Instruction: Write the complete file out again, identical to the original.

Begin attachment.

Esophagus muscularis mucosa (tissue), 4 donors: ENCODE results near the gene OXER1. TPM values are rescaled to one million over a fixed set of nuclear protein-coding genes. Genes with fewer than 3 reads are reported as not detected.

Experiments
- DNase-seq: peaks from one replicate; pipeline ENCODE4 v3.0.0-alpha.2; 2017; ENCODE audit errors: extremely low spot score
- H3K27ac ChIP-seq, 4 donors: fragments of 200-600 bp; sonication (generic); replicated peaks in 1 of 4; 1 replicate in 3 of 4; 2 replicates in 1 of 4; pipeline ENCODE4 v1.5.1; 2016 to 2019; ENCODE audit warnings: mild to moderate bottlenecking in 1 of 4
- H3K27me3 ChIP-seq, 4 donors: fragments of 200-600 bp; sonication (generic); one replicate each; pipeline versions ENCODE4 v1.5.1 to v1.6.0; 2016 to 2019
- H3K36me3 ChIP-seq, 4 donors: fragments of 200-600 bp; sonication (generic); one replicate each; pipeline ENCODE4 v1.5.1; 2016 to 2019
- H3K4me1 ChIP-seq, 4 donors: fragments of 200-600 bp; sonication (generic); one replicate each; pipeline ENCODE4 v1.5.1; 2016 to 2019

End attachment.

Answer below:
Esophagus muscularis mucosa (tissue), 4 donors: ENCODE results near the gene OXER1. TPM values are rescaled to one million over a fixed set of nuclear protein-coding genes. Genes with fewer than 3 reads are reported as not detected.

Experiments
- DNase-seq: peaks from one replicate; pipeline ENCODE4 v3.0.0-alpha.2; 2017; ENCODE audit errors: extremely low spot score
- H3K27ac ChIP-seq, 4 donors: fragments of 200-600 bp; sonication (generic); replicated peaks in 1 of 4; 1 replicate in 3 of 4; 2 replicates in 1 of 4; pipeline ENCODE4 v1.5.1; 2016 to 2019; ENCODE audit warnings: mild to moderate bottlenecking in 1 of 4
- H3K27me3 ChIP-seq, 4 donors: fragments of 200-600 bp; sonication (generic); one replicate each; pipeline versions ENCODE4 v1.5.1 to v1.6.0; 2016 to 2019
- H3K36me3 ChIP-seq, 4 donors: fragments of 200-600 bp; sonication (generic); one replicate each; pipeline ENCODE4 v1.5.1; 2016 to 2019
- H3K4me1 ChIP-seq, 4 donors: fragments of 200-600 bp; sonication (generic); one replicate each; pipeline ENCODE4 v1.5.1; 2016 to 2019